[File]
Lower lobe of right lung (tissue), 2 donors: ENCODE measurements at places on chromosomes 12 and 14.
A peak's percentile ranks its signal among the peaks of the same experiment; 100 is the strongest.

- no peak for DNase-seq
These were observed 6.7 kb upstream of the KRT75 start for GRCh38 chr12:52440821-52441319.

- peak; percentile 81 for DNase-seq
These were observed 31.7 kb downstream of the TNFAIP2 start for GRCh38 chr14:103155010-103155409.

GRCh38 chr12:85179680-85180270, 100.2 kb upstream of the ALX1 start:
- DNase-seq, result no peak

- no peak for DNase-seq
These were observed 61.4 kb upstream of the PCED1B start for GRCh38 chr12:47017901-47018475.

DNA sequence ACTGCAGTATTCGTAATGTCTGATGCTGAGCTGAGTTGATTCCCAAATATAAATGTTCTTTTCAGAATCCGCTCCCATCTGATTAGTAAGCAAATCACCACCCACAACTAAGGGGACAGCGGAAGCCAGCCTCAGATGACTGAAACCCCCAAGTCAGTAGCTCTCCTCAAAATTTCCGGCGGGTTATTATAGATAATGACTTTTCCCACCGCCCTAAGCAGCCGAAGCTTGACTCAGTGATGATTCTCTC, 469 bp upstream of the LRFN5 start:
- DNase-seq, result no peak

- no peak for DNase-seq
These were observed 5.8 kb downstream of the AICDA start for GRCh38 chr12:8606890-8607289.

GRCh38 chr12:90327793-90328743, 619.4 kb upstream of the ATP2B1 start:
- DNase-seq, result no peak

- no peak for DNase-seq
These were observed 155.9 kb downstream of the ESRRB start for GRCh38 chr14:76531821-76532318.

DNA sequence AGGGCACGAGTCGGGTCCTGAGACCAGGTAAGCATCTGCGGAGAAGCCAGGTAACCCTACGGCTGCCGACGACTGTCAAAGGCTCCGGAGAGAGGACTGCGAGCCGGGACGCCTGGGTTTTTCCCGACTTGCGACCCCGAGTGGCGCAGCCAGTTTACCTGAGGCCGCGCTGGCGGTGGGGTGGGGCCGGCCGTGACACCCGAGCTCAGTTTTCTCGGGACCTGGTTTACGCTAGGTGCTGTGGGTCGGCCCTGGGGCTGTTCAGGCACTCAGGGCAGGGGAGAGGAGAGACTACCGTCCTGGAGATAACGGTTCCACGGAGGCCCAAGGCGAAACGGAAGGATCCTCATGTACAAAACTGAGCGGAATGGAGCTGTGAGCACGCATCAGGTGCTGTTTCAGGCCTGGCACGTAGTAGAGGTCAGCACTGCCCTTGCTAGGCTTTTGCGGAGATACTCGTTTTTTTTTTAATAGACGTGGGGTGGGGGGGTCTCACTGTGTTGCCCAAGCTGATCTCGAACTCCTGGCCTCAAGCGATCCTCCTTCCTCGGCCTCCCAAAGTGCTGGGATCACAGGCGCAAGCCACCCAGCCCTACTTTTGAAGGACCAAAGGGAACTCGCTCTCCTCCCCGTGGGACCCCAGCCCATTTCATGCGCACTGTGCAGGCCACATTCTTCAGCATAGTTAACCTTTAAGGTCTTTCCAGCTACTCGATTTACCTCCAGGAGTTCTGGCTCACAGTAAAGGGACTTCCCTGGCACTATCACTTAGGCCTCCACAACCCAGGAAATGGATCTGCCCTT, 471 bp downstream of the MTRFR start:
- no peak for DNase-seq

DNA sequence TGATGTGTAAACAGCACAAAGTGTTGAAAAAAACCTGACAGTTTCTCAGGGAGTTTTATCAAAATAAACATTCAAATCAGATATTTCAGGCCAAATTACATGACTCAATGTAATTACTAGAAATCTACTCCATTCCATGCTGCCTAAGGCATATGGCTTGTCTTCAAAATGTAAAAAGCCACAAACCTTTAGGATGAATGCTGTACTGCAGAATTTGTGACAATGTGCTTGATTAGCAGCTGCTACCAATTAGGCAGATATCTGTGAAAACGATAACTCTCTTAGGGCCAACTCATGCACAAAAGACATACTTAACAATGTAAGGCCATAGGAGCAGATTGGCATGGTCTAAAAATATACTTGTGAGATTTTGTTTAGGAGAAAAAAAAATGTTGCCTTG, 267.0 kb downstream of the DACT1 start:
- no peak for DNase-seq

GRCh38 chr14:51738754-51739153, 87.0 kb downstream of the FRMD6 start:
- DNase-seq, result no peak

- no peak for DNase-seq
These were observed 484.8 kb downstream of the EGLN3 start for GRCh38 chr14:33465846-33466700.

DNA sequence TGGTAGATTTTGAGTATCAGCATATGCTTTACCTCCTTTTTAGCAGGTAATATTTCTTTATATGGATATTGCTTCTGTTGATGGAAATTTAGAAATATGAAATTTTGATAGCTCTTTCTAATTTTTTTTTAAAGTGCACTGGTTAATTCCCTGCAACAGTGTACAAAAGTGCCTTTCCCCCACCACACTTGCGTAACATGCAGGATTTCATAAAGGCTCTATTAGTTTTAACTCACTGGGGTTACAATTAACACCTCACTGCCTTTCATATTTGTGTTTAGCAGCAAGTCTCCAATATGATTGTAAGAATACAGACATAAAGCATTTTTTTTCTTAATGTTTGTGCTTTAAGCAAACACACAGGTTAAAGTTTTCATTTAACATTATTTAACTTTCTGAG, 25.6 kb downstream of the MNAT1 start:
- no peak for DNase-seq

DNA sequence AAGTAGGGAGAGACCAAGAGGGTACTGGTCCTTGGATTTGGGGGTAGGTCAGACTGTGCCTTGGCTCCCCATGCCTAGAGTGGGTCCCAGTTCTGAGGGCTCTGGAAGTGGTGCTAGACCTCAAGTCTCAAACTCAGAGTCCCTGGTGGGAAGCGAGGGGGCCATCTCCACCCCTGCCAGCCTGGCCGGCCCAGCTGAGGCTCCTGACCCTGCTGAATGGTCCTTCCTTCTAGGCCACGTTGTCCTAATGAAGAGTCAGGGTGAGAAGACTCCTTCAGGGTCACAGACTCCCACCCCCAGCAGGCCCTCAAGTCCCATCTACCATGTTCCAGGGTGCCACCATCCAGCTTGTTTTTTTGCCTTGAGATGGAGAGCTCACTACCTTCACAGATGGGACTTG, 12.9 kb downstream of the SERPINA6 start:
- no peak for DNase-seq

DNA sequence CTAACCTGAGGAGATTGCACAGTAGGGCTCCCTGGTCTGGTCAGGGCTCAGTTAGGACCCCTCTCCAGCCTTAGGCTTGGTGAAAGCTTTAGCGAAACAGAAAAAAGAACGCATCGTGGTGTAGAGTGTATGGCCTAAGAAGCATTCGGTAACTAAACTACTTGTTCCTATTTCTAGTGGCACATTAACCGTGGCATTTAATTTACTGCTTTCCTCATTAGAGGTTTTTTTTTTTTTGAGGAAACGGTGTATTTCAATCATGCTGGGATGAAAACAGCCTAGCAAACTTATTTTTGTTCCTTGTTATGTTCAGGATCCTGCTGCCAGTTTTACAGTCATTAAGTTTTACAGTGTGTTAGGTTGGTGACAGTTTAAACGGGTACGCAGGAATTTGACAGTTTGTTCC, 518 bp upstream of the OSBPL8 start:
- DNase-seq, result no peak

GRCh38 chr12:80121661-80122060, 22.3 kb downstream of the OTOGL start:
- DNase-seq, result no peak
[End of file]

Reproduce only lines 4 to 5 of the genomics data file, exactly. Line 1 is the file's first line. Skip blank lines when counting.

These were observed 6.7 kb upstream of the KRT75 start for GRCh38 chr12:52440821-52441319.

- peak; percentile 81 for DNase-seq